Engaging a new employee or promoting a performing employee can be an exciting time as it often goes hand in hand with business growth. However, it is important to make sure the employee fits well with the team and they have the necessary skills to fill the position. To do so, you may consider introducing a probation period or a trial period. This article explains what a probation period is and what a trial period is, including by highlighting their differences.

Trial Period

What Is a Trial Period?

A trial period is a period during which the employer and a new employee of the business can assess the relationship. It is also known as a section 67A trial period by reference to the Employment Relations Act 2000.

When Does It Apply?

Importantly, only businesses with fewer than 20 employees (including casuals) can include a trial period in the employment agreement.

The employment agreement must specify that:

  • a trial period applies – if the agreement does not specify this, then no trial period applies;
  • how long it applies for – a trial period can apply for up to 90 days from the commencement date; and
  • the notice period that applies if the employer chooses to dismiss the employee.

The trial period must be agreed to before the employment commences. It cannot be introduced for existing employees starting a new position with the business.

If the employee’s performance is satisfactory, the employment continues beyond the trial period without you needing to notify the employee.

What Are the Implications of Having a Trial Period?

A trial period is useful because the employer can dismiss the employee without risk of the employee bringing an unjustifiable dismissal.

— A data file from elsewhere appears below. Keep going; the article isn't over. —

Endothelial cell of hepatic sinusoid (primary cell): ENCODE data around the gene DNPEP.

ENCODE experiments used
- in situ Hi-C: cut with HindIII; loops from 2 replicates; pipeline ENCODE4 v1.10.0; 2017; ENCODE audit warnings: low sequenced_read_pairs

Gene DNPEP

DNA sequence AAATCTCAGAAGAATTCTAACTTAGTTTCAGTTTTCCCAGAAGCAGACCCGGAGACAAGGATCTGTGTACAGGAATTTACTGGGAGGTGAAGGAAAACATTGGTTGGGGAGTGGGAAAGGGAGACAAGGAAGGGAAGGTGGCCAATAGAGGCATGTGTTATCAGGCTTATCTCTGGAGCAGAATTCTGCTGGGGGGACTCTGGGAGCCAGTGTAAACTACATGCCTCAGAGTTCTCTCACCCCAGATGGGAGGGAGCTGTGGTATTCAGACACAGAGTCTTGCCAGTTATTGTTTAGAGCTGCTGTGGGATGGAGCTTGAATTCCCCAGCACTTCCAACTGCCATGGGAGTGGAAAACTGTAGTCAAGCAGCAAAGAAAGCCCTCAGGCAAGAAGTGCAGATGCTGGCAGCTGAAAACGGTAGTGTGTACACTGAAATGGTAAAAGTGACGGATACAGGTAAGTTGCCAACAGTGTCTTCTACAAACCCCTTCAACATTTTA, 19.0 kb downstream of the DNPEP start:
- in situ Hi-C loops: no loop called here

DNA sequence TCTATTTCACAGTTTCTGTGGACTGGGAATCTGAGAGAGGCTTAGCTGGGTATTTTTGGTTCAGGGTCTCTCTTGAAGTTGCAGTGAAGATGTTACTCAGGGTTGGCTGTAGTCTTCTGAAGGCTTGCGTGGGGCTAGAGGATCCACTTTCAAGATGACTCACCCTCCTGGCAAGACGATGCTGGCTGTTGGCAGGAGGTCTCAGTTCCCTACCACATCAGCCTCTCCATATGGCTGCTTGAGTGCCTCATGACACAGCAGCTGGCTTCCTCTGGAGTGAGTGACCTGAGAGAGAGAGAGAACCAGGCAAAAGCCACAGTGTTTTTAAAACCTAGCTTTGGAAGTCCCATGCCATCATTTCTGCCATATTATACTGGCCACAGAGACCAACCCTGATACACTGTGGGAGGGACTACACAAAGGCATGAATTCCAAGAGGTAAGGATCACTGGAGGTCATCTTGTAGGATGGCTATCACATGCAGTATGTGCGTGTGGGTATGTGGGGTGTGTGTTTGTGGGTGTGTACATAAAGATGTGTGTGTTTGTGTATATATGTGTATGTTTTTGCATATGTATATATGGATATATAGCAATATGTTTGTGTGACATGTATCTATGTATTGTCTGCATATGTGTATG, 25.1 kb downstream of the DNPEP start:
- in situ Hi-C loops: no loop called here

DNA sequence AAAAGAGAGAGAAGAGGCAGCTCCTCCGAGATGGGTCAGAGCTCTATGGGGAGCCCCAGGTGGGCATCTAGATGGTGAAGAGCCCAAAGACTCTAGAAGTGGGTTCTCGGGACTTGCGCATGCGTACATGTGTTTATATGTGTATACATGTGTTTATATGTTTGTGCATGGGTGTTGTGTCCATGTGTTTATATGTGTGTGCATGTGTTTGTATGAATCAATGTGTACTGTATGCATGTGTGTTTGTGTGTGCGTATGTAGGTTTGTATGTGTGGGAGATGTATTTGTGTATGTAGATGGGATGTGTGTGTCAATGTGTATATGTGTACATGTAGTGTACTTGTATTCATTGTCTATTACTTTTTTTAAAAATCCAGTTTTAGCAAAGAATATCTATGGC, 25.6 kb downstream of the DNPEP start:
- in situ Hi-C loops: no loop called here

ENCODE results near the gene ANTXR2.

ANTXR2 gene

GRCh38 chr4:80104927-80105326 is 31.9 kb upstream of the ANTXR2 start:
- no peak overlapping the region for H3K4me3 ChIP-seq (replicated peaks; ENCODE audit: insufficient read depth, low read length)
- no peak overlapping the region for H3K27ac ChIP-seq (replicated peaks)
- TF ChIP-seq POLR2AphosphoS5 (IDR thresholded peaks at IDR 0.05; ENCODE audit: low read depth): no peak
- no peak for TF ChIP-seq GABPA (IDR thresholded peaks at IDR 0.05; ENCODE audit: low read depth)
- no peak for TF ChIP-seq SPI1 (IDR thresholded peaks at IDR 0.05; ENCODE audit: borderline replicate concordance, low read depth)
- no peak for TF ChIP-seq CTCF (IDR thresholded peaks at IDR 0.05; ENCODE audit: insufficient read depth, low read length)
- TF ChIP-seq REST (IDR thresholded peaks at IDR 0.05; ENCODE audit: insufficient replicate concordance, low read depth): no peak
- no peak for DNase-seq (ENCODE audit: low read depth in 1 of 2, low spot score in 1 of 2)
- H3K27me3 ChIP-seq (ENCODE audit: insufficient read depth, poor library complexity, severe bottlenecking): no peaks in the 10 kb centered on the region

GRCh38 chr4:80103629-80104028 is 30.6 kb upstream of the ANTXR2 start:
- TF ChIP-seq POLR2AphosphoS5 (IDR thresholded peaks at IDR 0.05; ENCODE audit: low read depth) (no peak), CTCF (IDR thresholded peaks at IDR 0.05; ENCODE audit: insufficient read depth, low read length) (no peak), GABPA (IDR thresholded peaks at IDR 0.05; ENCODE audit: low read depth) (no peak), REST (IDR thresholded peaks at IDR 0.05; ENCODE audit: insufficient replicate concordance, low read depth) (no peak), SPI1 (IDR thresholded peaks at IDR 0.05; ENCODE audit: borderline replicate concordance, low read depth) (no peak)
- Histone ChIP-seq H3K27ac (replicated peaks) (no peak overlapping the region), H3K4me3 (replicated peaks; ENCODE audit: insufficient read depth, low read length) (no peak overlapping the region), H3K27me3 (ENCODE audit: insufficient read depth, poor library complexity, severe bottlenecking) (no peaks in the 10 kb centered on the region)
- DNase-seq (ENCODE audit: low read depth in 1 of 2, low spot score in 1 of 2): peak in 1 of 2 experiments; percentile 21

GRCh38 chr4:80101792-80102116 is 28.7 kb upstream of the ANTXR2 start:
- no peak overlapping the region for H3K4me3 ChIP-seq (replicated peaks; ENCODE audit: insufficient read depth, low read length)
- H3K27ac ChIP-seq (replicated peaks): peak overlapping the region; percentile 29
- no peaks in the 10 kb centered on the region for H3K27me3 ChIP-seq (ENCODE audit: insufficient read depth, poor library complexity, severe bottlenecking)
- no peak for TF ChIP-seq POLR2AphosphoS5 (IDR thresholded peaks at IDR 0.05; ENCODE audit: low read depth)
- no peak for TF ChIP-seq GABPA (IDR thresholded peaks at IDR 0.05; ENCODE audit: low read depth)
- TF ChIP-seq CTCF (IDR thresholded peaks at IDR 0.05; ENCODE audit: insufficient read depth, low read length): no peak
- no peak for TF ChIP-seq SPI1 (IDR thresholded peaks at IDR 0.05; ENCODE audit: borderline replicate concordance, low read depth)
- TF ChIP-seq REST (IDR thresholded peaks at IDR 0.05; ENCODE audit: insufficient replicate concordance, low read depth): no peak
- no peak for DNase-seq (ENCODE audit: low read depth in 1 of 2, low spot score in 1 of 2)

Any time other than during the trial period, the employer must ensure they had a:

  • good reason to dismiss the employee; and 
  • fair process.

This puts you in a strong position to defend an unjustifiable claim should the employee bring such a claim.

For example, to afford the employee procedural fairness where the good reason for dismissal is performance issues, the employer may need to give the employee an opportunity to improve.

By contrast, during a trial period, the employee does not need to provide the employee with the reason for dismissal, although it’s best practice to do so. You also do not need to provide the employee with an opportunity to improve. They can move directly to dismissal because the employee cannot bring an unjustifiable dismissal claim.

This does not mean that you can terminate the employment for any reason.

For example, you cannot dismiss for discriminatory reasons or because the employee was a member of a union. The employee may still bring a claim where the dismissal was those reasons (or similar).

Probation Period

What Is a Probation Period?

For new employees and existing employees starting in a new role, you may wish to make their employment subject to a probation period. A probation period is a period during which both parties can assess the relationship. For the employer, it is an opportunity to review whether the employee has the right skillset. Meanwhile, the employee can demonstrate their skills and assess the suitability of the workplace.